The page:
Monday, April 22, 2013

The Colorado Party Returns: Horacio Cartes Wins Paraguay Elections

On Sunday, Colorado Party candidate Horacio Cartes was elected president of Paraguay with 45.8 percent of the vote, while his closest competitor Efrain Alegre of the Liberal Party received 36.94 percent. Cartes’ win is a major triumph for his conservative party, and marks its return to power after former President Fernando Lugo interrupted 60 years of Colorado rule in 2008.

When Cartes takes office in August, it will restore democratically-elected rule in the country, which was halted last June when Lugo was impeached and subsequently replaced by Vice President Federico Franco, a Liberal. This will likely cause the Mercosur trading bloc and the Union of South American Nations (UNASUR) to reestablish Paraguay’s full membership in both organizations. According to MercoPress, the presidents of Uruguay and Argentina have already congratulated Cartes and invited him to attend the next Mercosur summit in June.

But while Cartes’ election is set bring an end to Paraguay’s regional isolation caused by Lugo’s controversial overthrow, it raises new concerns about the state of democracy within the South American nation.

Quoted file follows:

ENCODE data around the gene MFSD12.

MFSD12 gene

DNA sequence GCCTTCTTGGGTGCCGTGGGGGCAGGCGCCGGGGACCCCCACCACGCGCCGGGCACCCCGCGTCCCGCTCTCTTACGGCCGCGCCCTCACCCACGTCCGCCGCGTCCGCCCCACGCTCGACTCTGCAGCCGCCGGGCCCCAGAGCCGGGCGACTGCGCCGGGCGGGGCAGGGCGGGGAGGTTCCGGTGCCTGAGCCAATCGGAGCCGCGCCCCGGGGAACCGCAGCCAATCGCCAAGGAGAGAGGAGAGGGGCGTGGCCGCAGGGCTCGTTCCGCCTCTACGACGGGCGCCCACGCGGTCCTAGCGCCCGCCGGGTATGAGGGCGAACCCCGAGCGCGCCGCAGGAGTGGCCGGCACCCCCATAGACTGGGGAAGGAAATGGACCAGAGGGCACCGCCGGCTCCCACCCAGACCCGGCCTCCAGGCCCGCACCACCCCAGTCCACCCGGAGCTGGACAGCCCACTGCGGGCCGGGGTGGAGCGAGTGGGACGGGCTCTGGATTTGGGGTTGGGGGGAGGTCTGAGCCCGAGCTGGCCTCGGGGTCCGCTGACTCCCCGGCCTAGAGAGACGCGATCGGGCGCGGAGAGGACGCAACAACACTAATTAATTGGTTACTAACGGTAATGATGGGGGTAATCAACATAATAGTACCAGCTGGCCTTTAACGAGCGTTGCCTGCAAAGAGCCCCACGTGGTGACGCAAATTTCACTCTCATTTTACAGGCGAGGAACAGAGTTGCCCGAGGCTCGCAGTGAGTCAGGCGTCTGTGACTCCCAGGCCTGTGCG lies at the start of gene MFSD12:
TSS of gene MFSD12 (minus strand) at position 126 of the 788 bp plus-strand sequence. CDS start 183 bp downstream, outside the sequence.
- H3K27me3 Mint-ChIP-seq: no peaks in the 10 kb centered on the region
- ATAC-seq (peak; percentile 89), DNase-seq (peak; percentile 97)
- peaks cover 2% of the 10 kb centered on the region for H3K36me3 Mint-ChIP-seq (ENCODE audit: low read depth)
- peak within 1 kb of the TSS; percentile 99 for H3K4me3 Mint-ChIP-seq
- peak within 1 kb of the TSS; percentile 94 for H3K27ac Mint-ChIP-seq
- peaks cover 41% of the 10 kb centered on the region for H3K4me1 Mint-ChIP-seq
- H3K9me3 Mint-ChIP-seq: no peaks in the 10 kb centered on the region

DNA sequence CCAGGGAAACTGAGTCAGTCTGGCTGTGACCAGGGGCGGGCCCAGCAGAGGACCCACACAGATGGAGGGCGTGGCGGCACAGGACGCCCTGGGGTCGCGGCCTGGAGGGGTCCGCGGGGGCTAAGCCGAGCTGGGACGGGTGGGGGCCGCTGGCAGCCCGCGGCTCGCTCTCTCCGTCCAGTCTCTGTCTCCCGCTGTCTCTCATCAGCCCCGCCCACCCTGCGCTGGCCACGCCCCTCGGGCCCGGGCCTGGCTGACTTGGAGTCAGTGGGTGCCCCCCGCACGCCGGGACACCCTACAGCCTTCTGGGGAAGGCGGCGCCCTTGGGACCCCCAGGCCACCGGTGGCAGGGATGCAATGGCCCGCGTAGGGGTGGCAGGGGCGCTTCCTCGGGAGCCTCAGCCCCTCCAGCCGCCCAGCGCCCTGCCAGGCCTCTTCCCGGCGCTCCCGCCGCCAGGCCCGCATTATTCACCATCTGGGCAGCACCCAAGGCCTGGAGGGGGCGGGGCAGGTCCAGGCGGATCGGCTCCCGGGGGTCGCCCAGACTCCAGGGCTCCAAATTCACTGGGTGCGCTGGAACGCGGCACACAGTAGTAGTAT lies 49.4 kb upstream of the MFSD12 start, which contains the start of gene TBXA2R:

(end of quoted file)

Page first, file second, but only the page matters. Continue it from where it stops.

One of these is the restoration of the Colorado Party’s political dominance. The leftist-Liberal coalition that brought Lugo to power in 2008 crumbled last June when the Liberal Party turned on the president and backed his impeachment. Yet Cartes’ wide margin of victory in this election suggests that the Liberals do not have enough votes to take the presidency without the support of smaller leftist parties.

As political analyst Alfredo Boccia told Reuters, “The big defeat today was for the Liberal Party, they must be asking themselves why they backed the impeachment.”

With the Colorado Party in power once again and the main opposition party reluctant to ally itself with more progressive factions, some on the Paraguayan left may feel marginalized from traditional politics, a factor that could fuel support for the small insurgent group in the north of the country, the Paraguayan People's Army (EPP). The EPP is tiny (officials say it has less than 50 fighters) but committed, and its members have proven difficult to capture despite repeated military operations in their area of influence. Noticias ABC Digital reports that the group’s most recent attack came on Sunday, in an assault on a police station in which one officer and a rebel were killed.

Another reason to be concerned for the political climate in Paraguay is Cartes’ allegedly criminal past. In recent weeks evidence has emerged to suggest he may have taken part in a money laundering scheme, and he also faces persistent allegations of links to drug trafficking groups. As InSight Crime points out, a 2010 diplomatic cable released by WikiLeaks claims that the DEA identified him as the head of a transnational criminal organization.

News Briefs